How does this tie into the recent recall election in Bolivia? Wasn’t that election meant to resolve this impasse between the Morales government and the opposition provinces?
It did show some things. First of all, Morales got 67 percent of the vote, which is as big as you get in politics in the world without fixing the election. And the other thing it showed is if you look at the Media Luna provinces, while it’s true that the opposition won, the vote for Morales also went up enormously as compared to what he got in 2005. So his support, his mandate, really increased quite a bit since the 2005 election. What you are seeing right now is that the people who could not win anything at the ballot box are trying to use other means. They are cutting off the gas, which is very serious.
What are the financial consequences of opposition groups disrupting Bolivia‘s natural gas pipeline?
It’s huge. It’s more of a problem for Brazil than it is for Bolivia: they get half their gas from Bolivia and more than half in the industrial region of Sao Paolo. For Bolivia it is quite a lot of money. It is a $100 million estimated just to fix [the gas pipeline] and $8 million per day of revenue lost as well. But it is even worse than that because the opposition can really sabotage the whole economy. Everything that the government is doing in terms of the next five years as far as extending gas supply to Brazil and Argentina, if Bolivia can’t be a reliable gas supplier then those countries are going to have to look elsewhere. So it is a form of serious sabotage. The [Morales government] is calling it "terrorism."
Will Morales’s mandate enable him to act more forcefully toward the breakaway provinces or is he going to have to wait for the constitutional referendum in December?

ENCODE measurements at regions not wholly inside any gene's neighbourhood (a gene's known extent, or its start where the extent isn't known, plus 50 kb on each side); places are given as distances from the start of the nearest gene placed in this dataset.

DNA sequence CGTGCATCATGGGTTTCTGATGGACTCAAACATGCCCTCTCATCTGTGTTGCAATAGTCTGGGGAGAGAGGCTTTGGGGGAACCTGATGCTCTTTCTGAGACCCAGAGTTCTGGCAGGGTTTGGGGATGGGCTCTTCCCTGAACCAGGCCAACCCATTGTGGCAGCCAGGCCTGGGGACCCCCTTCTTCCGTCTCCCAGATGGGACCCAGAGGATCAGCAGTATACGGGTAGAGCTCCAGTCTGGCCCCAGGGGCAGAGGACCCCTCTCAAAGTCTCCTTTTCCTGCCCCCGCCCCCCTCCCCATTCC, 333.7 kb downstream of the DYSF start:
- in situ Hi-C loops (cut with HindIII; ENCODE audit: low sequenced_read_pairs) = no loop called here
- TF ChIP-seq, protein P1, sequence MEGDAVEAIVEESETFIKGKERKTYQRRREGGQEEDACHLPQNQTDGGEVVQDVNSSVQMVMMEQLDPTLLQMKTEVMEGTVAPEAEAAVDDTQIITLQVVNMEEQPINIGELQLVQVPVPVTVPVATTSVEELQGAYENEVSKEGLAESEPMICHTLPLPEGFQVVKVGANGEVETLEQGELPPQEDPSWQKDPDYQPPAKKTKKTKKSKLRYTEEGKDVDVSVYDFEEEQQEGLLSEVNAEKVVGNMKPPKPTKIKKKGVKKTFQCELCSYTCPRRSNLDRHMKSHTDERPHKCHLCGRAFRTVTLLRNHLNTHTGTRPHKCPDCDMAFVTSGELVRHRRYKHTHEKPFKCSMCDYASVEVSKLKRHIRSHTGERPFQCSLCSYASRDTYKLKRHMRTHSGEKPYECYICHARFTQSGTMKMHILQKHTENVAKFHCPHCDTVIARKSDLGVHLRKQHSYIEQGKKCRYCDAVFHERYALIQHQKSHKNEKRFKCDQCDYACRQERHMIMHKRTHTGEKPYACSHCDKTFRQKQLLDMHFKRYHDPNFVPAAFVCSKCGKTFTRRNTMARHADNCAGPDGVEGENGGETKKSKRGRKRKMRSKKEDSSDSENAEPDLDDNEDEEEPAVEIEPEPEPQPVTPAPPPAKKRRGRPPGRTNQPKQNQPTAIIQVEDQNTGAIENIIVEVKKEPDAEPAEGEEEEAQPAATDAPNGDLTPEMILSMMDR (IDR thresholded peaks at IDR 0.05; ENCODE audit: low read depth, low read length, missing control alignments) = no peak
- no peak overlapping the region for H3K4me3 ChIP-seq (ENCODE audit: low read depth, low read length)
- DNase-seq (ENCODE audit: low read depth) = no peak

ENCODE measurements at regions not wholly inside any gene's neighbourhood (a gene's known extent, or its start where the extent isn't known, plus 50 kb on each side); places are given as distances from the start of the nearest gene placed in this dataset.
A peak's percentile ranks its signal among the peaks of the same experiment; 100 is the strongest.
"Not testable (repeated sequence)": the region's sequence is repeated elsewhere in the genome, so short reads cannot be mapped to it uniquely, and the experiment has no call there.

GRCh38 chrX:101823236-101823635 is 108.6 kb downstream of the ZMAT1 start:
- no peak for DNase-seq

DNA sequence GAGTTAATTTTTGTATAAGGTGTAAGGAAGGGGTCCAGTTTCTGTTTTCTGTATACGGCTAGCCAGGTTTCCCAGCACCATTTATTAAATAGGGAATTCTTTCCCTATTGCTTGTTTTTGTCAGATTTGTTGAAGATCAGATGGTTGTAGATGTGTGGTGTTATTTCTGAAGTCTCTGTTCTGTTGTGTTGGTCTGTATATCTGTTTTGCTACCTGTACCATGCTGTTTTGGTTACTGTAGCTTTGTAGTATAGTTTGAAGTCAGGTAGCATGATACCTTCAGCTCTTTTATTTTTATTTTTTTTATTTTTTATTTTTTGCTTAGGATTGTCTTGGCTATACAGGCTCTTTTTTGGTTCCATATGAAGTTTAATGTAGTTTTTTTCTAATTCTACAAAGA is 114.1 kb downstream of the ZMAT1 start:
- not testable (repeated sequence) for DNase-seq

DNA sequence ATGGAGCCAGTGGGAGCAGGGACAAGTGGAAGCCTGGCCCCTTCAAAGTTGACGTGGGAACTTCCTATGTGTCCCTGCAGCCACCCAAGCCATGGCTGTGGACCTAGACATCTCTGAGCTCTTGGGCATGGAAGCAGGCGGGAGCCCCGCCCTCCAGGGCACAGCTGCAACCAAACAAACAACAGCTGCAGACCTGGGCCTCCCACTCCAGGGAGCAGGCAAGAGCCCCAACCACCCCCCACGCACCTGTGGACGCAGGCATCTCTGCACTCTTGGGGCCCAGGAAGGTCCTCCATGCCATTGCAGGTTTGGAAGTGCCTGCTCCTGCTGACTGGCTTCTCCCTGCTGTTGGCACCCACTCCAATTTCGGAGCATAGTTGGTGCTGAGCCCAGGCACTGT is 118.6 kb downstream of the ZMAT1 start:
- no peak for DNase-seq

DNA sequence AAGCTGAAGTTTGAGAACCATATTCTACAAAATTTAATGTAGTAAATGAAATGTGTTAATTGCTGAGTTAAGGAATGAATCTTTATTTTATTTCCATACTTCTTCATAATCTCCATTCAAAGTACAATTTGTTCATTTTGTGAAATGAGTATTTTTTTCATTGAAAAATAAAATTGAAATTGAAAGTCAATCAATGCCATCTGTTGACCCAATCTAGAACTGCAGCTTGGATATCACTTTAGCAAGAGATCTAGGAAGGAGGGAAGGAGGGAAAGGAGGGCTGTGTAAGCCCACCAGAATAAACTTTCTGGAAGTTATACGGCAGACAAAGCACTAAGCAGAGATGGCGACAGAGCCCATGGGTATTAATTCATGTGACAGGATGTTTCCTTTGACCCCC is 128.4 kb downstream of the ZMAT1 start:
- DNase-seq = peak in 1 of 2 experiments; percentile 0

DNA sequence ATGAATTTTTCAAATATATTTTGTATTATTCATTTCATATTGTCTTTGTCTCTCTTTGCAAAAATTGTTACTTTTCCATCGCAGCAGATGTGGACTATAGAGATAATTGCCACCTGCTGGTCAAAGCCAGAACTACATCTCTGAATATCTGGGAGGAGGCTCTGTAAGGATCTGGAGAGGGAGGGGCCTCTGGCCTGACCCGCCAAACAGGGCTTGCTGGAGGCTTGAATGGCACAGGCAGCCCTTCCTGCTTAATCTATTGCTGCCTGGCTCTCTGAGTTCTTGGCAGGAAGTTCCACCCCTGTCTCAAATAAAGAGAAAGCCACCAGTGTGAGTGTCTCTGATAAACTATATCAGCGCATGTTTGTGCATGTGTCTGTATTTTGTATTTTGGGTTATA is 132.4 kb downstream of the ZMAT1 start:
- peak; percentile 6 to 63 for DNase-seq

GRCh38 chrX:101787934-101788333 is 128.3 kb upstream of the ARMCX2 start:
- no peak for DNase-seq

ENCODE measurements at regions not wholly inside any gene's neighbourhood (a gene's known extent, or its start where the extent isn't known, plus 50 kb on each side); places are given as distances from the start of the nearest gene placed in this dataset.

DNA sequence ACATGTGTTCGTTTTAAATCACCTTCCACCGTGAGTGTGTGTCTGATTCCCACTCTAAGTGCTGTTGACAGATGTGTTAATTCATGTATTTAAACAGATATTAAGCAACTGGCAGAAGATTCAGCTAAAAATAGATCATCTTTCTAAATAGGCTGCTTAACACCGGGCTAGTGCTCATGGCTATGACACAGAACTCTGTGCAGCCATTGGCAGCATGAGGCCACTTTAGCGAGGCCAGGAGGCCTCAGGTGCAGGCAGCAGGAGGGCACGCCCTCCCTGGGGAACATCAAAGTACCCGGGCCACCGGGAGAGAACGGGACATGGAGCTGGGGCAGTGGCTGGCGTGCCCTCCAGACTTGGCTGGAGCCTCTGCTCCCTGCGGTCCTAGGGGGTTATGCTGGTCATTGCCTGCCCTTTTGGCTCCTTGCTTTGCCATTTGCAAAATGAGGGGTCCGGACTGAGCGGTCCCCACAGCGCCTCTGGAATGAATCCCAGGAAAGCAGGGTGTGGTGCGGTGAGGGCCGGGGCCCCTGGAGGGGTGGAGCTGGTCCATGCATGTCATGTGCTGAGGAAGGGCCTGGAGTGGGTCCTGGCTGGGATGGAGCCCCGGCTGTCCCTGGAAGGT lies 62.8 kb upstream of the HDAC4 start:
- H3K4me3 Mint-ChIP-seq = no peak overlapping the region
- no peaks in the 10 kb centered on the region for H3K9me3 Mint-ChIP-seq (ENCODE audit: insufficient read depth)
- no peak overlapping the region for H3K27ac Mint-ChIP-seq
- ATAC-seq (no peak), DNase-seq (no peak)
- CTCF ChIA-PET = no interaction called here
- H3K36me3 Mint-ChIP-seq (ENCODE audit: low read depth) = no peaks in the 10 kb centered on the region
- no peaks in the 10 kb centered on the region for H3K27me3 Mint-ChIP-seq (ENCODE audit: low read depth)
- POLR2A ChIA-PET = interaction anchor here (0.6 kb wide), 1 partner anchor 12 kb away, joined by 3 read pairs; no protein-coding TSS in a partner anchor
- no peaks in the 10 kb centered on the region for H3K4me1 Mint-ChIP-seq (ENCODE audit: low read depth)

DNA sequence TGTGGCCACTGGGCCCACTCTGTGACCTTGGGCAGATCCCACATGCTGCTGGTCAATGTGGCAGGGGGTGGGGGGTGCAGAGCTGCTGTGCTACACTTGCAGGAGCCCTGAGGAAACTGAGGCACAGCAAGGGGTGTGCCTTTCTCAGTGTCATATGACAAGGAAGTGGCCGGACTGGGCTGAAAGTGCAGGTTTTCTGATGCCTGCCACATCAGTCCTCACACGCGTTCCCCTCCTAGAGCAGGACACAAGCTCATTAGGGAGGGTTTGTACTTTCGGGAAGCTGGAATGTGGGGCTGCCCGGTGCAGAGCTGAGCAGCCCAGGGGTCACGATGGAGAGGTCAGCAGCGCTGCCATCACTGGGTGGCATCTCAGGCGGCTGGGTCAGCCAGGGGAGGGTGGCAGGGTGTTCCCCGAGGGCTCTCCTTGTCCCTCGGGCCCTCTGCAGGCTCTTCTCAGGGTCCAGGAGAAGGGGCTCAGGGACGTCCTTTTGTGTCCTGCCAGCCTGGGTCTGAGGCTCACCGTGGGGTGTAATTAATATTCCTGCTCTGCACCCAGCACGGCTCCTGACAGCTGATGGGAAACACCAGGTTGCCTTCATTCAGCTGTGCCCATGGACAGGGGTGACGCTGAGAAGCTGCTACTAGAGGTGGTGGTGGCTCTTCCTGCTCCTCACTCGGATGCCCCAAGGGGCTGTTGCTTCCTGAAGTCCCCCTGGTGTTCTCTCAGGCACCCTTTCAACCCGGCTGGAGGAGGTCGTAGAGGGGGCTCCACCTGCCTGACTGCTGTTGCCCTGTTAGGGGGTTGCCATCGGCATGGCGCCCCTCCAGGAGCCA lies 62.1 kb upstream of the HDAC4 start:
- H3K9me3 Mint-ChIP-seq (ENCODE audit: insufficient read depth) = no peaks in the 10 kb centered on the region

I think he is going to have to do something. The government has been very pacifist and I think they don’t get enough credit for that. Most governments in the world would have sent in the military in force and a lot of people would have been killed. He has been extremely restrained. He has tried to avoid violence at all costs and the opposition has been emboldened by that. They just keep escalating. Now they are taking it to a different stage and I don’t know how much more the government can just try to ignore it. They really depend on these gas exports, as do Brazil and Argentina. Brazil issued a statement the other day that said they will not tolerate an interruption in the constitutional order in Bolivia. Whether that means they will send troops, I don’t know.
Does this have a financial impact on the United States? Or is the decision to expel the Bolivian ambassador simply a quid pro quo response? Is there real money at stake for the United States?
I don’t think there is really anything at stake for the United States. If [by antagonizing Morales] they push Chavez too far, there is always the chance that he could cut off oil. But it is unlikely.
What type of fallout will there from Morales’ use of troops in the eastern provinces?
It depends on what the [government forces do] and on their capacity for crowd control and using non-lethal weapons. Look at what happened prior to Morales: they are still trying to extradite the former president [Gonzalo Sanchez de Lozada] for all the people who were killed in the demonstrations back then. Morales has been on the other side of this and he knows that things can get out of control. So he is trying to do everything to avoid that but it’s not easy when you have an opposition that is not operating by the same rules.
Mark Weisbrot is Co-Director of the Center for Economic and Policy Research, in Washington, D.C. (www.cepr.net).